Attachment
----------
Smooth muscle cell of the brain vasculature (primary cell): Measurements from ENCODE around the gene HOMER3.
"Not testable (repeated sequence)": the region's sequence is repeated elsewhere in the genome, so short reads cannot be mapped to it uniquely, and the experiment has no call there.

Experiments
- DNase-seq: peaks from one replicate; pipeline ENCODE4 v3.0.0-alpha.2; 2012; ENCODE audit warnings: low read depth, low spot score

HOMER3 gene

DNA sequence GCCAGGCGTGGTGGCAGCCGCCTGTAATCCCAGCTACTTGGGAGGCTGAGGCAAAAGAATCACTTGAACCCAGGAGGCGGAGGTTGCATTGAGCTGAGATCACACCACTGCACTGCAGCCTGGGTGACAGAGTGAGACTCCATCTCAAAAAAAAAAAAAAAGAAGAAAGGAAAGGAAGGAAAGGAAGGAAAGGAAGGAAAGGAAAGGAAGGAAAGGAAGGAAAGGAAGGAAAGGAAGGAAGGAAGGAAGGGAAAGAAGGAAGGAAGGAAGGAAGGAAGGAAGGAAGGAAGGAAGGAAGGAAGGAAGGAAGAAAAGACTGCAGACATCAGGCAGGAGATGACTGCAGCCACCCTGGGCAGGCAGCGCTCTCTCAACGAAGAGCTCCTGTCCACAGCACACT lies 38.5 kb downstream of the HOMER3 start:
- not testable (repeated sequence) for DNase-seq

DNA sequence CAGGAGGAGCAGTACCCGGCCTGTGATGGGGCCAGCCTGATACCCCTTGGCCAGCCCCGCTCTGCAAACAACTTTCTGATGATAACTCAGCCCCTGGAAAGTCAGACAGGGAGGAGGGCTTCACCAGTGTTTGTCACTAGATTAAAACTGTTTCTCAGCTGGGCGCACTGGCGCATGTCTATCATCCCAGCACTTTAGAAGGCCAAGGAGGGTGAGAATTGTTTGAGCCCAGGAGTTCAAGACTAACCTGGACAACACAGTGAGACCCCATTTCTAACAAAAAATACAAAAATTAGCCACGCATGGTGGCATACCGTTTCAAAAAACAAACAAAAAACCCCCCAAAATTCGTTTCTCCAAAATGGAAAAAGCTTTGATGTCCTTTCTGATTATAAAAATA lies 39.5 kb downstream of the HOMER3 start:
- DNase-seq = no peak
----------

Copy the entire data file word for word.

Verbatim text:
Smooth muscle cell of the brain vasculature (primary cell): Measurements from ENCODE around the gene HOMER3.
"Not testable (repeated sequence)": the region's sequence is repeated elsewhere in the genome, so short reads cannot be mapped to it uniquely, and the experiment has no call there.

Experiments
- DNase-seq: peaks from one replicate; pipeline ENCODE4 v3.0.0-alpha.2; 2012; ENCODE audit warnings: low read depth, low spot score

HOMER3 gene

DNA sequence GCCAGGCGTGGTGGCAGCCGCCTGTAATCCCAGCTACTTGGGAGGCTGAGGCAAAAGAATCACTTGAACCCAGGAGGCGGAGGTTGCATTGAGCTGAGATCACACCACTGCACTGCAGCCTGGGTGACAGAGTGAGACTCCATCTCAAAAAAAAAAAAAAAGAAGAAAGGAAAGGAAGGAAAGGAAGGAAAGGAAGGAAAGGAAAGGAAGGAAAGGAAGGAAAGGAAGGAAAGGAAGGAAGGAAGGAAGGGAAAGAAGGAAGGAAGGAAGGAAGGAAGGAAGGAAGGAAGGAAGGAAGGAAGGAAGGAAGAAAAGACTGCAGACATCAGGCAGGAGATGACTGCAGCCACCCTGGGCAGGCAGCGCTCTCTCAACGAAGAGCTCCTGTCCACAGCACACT lies 38.5 kb downstream of the HOMER3 start:
- not testable (repeated sequence) for DNase-seq

DNA sequence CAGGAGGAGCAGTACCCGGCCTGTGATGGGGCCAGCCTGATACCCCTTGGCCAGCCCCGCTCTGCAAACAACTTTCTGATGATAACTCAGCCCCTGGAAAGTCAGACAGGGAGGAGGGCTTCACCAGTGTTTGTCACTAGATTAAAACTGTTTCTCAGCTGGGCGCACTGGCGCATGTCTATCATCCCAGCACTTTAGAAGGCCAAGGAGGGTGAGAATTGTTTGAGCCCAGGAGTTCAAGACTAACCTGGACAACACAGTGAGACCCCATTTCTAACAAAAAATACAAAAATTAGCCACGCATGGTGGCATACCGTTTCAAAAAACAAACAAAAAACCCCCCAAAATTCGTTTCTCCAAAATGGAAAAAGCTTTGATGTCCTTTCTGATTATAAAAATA lies 39.5 kb downstream of the HOMER3 start:
- DNase-seq = no peak